Thoughts on Digital Self-Publishing (DSP), Series Three
As Jenny the Bloggess recently pointed out, there are no "rules" for successful digital self-publishing. Many industries have a proverbial mailroom, a place where you "do your time" while learning the ropes and making connections, providing ambitious/determined/persistent/tenacious individuals a path to the job they actually want. Most professional creative arts don't have anything as concrete as an actual mailroom – typically, your career begins with some manner of audition, upon which the industry either accepts you or it doesn't, and if it doesn't you have to decide whether to try again – but there have always been ways for new artists to boost their chances of breaking in. Musicians can move to Nashville and play coffeeshops. Stage actors can garner credits by working their way up through community theaters and small companies. Artists can gain exposure through local galleries and art shows.
Writers' "mailroom" used to be periodicals. Once upon a time, you could intern with a print publication or freelance with several, work your way up to having your own regular column (a paying gig!), build readership and reputation, then capitalize on that experience and position to make the leap to part-time or full-time book author.
That wasn't the only route to writing success, of course, but it worked for centuries, from Charles Dickens to Neil Gaiman.
But with the recent decline of print periodicals, the path from "starving writer" to "successful author" has gotten a whole lot less clear. Free-to-read web-based publishing has gobbled up our trail of breadcrumbs.
(True, it also creates opportunity; but if something is broad it is assumed to be shallow, and often deservedly so. All-access web publishing means that everyone can be a blogger, anyone can start an online periodical, anybody can get thousands of hits per month. All you need is sensationalism, a clever URL and SEO tweaks, and some possibly-off-topic viral marketing. The fact that this opportunity exists undermines the credentials and credibility of legitimate web writers.)
It won't always be this way. Right now, writers are operating during a brief window where technological changes are shaking up established industries. The big players are slow to change, but they also have a lot of capital and clout. Although its not optimal, they can afford to take their time adjusting. Here's what I'm expecting:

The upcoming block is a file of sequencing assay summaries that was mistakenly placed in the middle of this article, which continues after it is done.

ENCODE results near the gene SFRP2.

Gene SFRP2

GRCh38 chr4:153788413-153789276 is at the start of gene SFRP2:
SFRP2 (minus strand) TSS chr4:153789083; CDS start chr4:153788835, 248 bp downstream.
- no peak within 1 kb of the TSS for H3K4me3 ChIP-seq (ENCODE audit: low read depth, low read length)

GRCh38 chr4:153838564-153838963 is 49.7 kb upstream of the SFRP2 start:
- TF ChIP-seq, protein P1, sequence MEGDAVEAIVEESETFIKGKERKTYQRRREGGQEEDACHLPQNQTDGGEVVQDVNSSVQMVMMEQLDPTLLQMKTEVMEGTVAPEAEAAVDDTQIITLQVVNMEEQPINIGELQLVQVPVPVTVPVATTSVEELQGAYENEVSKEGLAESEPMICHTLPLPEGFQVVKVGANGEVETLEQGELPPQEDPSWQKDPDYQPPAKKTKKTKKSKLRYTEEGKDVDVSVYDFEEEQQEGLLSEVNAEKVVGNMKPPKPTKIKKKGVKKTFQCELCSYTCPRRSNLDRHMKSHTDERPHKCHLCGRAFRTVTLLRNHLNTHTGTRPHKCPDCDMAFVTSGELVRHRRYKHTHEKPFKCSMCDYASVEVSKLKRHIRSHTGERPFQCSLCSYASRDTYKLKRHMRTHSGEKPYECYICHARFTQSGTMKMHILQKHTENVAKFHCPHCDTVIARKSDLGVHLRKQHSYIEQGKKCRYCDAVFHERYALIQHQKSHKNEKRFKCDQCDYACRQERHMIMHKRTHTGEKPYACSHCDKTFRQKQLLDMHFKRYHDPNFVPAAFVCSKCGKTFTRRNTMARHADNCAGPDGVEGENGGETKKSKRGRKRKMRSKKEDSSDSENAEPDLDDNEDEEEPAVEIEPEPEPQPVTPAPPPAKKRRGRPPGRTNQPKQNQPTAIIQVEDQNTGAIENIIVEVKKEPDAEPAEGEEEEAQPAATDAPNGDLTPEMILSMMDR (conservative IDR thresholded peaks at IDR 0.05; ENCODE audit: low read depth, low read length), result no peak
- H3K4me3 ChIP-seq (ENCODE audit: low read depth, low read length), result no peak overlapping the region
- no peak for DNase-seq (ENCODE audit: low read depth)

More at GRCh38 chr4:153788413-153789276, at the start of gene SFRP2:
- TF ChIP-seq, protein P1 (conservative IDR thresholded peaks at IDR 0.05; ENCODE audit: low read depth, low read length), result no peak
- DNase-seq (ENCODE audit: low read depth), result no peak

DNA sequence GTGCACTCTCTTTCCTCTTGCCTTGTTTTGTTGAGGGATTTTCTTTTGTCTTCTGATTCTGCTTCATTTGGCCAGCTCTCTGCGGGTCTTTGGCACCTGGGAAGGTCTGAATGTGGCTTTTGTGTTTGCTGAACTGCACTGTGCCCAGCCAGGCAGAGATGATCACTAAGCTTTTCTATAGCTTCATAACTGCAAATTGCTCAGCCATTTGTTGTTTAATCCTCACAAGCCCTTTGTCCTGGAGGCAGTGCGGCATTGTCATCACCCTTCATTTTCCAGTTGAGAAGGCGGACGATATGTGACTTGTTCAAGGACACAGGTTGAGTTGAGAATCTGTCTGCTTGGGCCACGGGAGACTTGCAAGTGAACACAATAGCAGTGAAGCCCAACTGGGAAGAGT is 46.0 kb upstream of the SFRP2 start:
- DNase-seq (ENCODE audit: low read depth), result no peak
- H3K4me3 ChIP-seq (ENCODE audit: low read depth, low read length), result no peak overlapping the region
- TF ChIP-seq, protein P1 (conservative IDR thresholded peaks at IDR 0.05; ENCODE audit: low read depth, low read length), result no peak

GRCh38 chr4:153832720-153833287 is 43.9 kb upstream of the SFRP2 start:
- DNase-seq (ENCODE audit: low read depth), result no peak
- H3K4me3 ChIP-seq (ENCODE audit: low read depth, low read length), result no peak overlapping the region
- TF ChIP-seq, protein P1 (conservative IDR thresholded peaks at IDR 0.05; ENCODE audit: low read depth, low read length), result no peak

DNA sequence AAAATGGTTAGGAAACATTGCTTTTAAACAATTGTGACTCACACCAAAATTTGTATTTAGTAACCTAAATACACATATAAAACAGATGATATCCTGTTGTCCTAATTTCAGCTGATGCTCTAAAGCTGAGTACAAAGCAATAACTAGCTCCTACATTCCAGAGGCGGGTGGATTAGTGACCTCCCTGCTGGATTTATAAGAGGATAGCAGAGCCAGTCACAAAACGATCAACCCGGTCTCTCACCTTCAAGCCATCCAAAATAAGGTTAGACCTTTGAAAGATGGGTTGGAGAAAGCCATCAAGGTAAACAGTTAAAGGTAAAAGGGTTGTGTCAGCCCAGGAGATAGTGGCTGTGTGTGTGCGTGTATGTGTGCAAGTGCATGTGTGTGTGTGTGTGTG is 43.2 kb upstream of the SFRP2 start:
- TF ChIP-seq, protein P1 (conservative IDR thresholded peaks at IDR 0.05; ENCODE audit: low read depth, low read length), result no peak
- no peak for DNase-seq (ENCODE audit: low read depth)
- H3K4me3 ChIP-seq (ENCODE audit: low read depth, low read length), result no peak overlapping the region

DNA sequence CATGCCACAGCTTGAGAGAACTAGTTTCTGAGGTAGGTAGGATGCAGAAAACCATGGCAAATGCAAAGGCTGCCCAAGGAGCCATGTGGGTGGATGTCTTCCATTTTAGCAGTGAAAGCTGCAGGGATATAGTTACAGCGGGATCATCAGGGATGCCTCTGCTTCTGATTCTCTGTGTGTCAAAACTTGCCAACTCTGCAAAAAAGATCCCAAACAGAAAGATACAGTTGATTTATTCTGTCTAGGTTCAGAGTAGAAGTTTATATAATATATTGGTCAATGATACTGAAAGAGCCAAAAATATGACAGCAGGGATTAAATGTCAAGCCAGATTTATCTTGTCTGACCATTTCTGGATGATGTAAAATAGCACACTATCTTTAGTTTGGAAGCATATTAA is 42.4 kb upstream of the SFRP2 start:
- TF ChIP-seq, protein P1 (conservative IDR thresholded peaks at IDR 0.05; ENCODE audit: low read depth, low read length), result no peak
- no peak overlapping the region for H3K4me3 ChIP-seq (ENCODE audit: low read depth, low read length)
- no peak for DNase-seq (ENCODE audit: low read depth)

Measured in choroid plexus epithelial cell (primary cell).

- Periodicals will make a digital resurgence, severely limiting access to free web-based content in favor of paid subscriptions managed through ereaders. New periodicals will have lower subscription and production costs, fewer employees, and decentralized (cloud-based) virtual offices. I've been anticipating this for a few years, and it's only recently started to happen.
- The decline of brick-and-mortar bookstore chains, far from heralding the end of physical bookstores - as champions of the ebook revolution like Smashwords founder Mark Coker continue to imply - will actually re-open market space for smaller, privately owned, mom-and-pop bookstores.
Of course the big players like Borders have a hard time competing with online booksellers. Giant retailers are able to take over from local shops because their size allows them to conduct business more efficiently and less expensively, so they can undercut local shops' prices and steal their customers. Online retailing takes efficiency to a whole new level: it's far easier and more cost-effective to maintain a single virtual storefront than thousands of physical storefronts. It's the difference between running a single store that a billion customers can access, and running a thousand stores that reach a thousand customers per store.
But people will always want real books, and physical bookstores are good for readers, authors, and publishers alike. They allow for "accidental discovery" and socializing with other, local, real readers, in ways that social media will never be able to provide. I think that as Walden, Borders, Barnes & Noble, and Books-A-Million stores gradually slip away, smaller, more interesting, more agile bookshops founded by smarter, more interesting booksellers will begin to pop up in neighborhoods and shopping centers.
These new bookstores will be organized around interest and connection. New bookshops will be organized around genres, book clubs, particular literary movements and writers' groups, award-winning titles. Or they'll be organized around activities other than reading, but that go very well with reading - the new bookshops will look like coffeeshops, tea emporiums, pubs, cafes, curiosity shops, board game parlors, used book exchanges, gardening shops, christmas shops. They'll be the kind of place where you sit and stay awhile, or where your hobbyists' group or book club meets on midweek evenings.